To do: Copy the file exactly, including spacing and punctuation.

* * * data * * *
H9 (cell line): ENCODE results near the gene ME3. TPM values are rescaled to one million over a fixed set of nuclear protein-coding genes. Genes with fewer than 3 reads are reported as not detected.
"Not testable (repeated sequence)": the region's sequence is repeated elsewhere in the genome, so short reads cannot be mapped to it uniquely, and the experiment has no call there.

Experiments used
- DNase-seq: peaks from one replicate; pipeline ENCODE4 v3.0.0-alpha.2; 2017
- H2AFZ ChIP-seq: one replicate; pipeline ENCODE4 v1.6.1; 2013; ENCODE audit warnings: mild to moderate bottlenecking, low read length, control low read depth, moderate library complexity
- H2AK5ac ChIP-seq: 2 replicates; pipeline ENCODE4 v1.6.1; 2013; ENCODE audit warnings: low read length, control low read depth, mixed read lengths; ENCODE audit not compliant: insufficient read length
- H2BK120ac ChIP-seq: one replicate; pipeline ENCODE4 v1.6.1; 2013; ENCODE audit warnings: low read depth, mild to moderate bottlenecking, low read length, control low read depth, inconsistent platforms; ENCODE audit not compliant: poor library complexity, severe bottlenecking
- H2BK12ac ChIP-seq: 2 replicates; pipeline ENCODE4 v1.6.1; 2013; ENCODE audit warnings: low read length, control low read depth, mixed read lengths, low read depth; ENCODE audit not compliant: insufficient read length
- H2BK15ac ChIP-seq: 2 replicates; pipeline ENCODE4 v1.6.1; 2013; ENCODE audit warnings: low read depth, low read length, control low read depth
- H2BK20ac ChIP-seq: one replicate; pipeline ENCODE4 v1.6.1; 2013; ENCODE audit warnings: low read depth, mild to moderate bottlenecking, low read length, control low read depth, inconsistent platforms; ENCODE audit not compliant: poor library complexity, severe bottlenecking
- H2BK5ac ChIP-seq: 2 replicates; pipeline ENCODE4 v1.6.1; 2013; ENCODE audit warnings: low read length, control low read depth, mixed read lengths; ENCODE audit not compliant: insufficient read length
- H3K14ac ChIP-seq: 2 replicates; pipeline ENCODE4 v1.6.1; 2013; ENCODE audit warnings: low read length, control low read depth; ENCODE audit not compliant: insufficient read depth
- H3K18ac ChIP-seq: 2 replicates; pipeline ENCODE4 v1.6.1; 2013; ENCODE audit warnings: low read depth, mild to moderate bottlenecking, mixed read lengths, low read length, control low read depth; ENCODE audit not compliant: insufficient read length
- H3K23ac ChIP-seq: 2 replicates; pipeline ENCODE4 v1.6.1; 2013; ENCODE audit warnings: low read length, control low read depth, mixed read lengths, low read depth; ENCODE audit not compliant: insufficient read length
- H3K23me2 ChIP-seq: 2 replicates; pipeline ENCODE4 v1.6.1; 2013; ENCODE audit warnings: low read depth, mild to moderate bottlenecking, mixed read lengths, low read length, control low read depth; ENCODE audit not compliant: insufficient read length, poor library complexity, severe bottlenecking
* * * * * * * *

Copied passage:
H9 (cell line): ENCODE results near the gene ME3. TPM values are rescaled to one million over a fixed set of nuclear protein-coding genes. Genes with fewer than 3 reads are reported as not detected.
"Not testable (repeated sequence)": the region's sequence is repeated elsewhere in the genome, so short reads cannot be mapped to it uniquely, and the experiment has no call there.

Experiments used
- DNase-seq: peaks from one replicate; pipeline ENCODE4 v3.0.0-alpha.2; 2017
- H2AFZ ChIP-seq: one replicate; pipeline ENCODE4 v1.6.1; 2013; ENCODE audit warnings: mild to moderate bottlenecking, low read length, control low read depth, moderate library complexity
- H2AK5ac ChIP-seq: 2 replicates; pipeline ENCODE4 v1.6.1; 2013; ENCODE audit warnings: low read length, control low read depth, mixed read lengths; ENCODE audit not compliant: insufficient read length
- H2BK120ac ChIP-seq: one replicate; pipeline ENCODE4 v1.6.1; 2013; ENCODE audit warnings: low read depth, mild to moderate bottlenecking, low read length, control low read depth, inconsistent platforms; ENCODE audit not compliant: poor library complexity, severe bottlenecking
- H2BK12ac ChIP-seq: 2 replicates; pipeline ENCODE4 v1.6.1; 2013; ENCODE audit warnings: low read length, control low read depth, mixed read lengths, low read depth; ENCODE audit not compliant: insufficient read length
- H2BK15ac ChIP-seq: 2 replicates; pipeline ENCODE4 v1.6.1; 2013; ENCODE audit warnings: low read depth, low read length, control low read depth
- H2BK20ac ChIP-seq: one replicate; pipeline ENCODE4 v1.6.1; 2013; ENCODE audit warnings: low read depth, mild to moderate bottlenecking, low read length, control low read depth, inconsistent platforms; ENCODE audit not compliant: poor library complexity, severe bottlenecking
- H2BK5ac ChIP-seq: 2 replicates; pipeline ENCODE4 v1.6.1; 2013; ENCODE audit warnings: low read length, control low read depth, mixed read lengths; ENCODE audit not compliant: insufficient read length
- H3K14ac ChIP-seq: 2 replicates; pipeline ENCODE4 v1.6.1; 2013; ENCODE audit warnings: low read length, control low read depth; ENCODE audit not compliant: insufficient read depth
- H3K18ac ChIP-seq: 2 replicates; pipeline ENCODE4 v1.6.1; 2013; ENCODE audit warnings: low read depth, mild to moderate bottlenecking, mixed read lengths, low read length, control low read depth; ENCODE audit not compliant: insufficient read length
- H3K23ac ChIP-seq: 2 replicates; pipeline ENCODE4 v1.6.1; 2013; ENCODE audit warnings: low read length, control low read depth, mixed read lengths, low read depth; ENCODE audit not compliant: insufficient read length
- H3K23me2 ChIP-seq: 2 replicates; pipeline ENCODE4 v1.6.1; 2013; ENCODE audit warnings: low read depth, mild to moderate bottlenecking, mixed read lengths, low read length, control low read depth; ENCODE audit not compliant: insufficient read length, poor library complexity, severe bottlenecking